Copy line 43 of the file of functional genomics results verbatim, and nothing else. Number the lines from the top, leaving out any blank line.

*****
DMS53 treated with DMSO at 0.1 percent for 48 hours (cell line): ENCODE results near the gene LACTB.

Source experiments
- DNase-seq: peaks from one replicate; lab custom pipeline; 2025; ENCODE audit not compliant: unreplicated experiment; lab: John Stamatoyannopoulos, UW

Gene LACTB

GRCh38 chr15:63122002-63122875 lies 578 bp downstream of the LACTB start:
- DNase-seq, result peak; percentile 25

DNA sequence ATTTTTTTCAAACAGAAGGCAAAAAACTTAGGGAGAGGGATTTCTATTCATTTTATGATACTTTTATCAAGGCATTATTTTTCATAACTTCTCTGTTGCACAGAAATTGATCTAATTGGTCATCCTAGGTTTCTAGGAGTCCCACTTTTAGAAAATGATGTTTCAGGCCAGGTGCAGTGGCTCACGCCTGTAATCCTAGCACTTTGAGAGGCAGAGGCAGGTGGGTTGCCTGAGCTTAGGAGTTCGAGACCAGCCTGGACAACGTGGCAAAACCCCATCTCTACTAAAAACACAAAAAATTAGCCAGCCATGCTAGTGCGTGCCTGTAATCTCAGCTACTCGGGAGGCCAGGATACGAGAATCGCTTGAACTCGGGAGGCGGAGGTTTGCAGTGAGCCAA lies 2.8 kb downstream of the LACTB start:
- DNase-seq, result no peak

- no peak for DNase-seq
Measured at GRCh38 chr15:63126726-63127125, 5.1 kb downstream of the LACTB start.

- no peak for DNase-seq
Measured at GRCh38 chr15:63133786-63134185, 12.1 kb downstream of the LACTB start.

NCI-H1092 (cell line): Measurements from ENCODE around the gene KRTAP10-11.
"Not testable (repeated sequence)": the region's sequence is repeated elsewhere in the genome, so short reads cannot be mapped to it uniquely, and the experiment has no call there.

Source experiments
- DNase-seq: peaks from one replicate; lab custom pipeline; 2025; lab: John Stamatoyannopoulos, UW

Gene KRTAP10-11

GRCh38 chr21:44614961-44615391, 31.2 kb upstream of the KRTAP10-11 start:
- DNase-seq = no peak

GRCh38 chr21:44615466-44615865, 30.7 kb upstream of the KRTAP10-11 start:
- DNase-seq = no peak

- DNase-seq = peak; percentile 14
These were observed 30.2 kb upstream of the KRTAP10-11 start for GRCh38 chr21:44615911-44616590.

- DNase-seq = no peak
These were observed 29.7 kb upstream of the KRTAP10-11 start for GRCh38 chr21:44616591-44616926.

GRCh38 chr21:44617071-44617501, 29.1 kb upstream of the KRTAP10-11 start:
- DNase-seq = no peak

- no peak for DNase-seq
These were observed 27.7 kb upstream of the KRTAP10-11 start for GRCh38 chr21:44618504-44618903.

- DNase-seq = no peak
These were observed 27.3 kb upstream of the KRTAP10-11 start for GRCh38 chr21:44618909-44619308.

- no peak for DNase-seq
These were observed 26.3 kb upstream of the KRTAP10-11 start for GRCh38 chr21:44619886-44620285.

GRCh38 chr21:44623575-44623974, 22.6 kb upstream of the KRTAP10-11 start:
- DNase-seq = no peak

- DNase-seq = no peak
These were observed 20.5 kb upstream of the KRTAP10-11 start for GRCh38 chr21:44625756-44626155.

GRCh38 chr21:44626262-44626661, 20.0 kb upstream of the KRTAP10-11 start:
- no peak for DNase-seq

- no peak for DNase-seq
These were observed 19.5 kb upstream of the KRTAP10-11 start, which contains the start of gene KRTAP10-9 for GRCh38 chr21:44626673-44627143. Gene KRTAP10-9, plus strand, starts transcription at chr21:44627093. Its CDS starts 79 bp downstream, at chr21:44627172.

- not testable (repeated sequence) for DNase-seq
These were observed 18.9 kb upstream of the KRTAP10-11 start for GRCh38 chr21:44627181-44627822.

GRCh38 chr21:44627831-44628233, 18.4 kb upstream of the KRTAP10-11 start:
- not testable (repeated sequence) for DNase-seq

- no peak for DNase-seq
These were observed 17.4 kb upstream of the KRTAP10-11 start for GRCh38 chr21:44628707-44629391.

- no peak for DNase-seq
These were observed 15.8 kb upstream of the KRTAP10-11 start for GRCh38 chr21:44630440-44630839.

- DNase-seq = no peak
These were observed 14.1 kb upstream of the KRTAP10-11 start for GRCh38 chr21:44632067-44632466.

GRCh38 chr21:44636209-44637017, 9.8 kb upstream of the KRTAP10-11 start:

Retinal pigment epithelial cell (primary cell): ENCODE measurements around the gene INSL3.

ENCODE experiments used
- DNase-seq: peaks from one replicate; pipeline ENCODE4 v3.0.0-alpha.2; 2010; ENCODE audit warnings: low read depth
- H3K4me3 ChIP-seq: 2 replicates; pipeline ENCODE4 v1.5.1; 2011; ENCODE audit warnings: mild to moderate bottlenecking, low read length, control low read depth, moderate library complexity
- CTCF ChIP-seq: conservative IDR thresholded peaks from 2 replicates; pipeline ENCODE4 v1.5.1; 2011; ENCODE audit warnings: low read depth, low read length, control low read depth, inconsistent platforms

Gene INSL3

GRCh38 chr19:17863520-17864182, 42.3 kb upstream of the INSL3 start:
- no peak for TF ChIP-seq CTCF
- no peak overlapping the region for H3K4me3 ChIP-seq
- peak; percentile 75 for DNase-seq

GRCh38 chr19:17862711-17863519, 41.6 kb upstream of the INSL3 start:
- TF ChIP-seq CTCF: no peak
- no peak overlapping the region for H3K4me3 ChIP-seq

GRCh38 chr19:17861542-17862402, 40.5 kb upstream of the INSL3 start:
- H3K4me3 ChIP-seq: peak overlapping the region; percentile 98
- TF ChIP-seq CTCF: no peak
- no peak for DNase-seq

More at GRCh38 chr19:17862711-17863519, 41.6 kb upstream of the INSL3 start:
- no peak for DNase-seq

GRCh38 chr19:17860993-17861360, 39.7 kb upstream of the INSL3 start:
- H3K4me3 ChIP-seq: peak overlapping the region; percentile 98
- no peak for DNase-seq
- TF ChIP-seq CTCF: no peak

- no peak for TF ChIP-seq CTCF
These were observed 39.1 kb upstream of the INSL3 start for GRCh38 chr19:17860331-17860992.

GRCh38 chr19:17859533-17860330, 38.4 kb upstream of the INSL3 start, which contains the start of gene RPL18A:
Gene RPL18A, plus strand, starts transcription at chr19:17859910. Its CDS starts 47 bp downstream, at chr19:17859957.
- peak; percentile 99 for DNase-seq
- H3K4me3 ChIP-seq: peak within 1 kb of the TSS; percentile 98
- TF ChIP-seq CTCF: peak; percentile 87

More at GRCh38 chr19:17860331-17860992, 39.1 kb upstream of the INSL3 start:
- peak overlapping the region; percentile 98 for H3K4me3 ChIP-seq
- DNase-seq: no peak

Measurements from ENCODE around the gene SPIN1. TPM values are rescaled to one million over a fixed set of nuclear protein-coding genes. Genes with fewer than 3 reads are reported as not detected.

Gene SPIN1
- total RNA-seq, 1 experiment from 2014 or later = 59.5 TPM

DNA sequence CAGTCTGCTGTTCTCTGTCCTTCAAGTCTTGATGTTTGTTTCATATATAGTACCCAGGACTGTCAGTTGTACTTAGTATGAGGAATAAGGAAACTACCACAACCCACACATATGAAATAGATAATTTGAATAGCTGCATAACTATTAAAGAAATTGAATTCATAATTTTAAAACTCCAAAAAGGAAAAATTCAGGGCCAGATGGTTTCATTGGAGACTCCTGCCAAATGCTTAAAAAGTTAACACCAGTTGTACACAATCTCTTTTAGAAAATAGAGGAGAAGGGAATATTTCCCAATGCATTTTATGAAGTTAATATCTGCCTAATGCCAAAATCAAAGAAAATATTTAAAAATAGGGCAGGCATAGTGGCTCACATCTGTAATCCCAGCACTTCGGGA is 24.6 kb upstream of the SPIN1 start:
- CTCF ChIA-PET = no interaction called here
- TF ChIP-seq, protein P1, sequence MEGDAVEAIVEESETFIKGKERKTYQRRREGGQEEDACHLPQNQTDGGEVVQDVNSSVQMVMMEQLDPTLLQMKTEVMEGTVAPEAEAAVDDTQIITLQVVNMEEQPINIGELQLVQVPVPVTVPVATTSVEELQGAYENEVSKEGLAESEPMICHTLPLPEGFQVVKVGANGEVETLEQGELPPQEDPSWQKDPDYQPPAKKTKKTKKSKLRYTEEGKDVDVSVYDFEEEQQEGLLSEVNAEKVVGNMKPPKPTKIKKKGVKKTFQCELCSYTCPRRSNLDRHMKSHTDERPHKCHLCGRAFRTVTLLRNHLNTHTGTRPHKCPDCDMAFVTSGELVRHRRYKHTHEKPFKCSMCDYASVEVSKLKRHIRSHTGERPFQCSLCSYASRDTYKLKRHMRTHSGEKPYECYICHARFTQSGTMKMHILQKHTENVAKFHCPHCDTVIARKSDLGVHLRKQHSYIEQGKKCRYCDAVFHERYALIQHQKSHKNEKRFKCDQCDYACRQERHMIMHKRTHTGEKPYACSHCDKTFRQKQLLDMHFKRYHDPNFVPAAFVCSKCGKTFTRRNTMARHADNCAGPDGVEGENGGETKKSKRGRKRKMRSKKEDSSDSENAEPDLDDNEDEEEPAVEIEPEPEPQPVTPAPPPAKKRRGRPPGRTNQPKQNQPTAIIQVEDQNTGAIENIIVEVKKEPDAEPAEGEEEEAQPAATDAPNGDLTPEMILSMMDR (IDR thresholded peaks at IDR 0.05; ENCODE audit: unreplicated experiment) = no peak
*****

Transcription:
These were observed 18.9 kb upstream of the KRTAP10-11 start for GRCh38 chr21:44627181-44627822.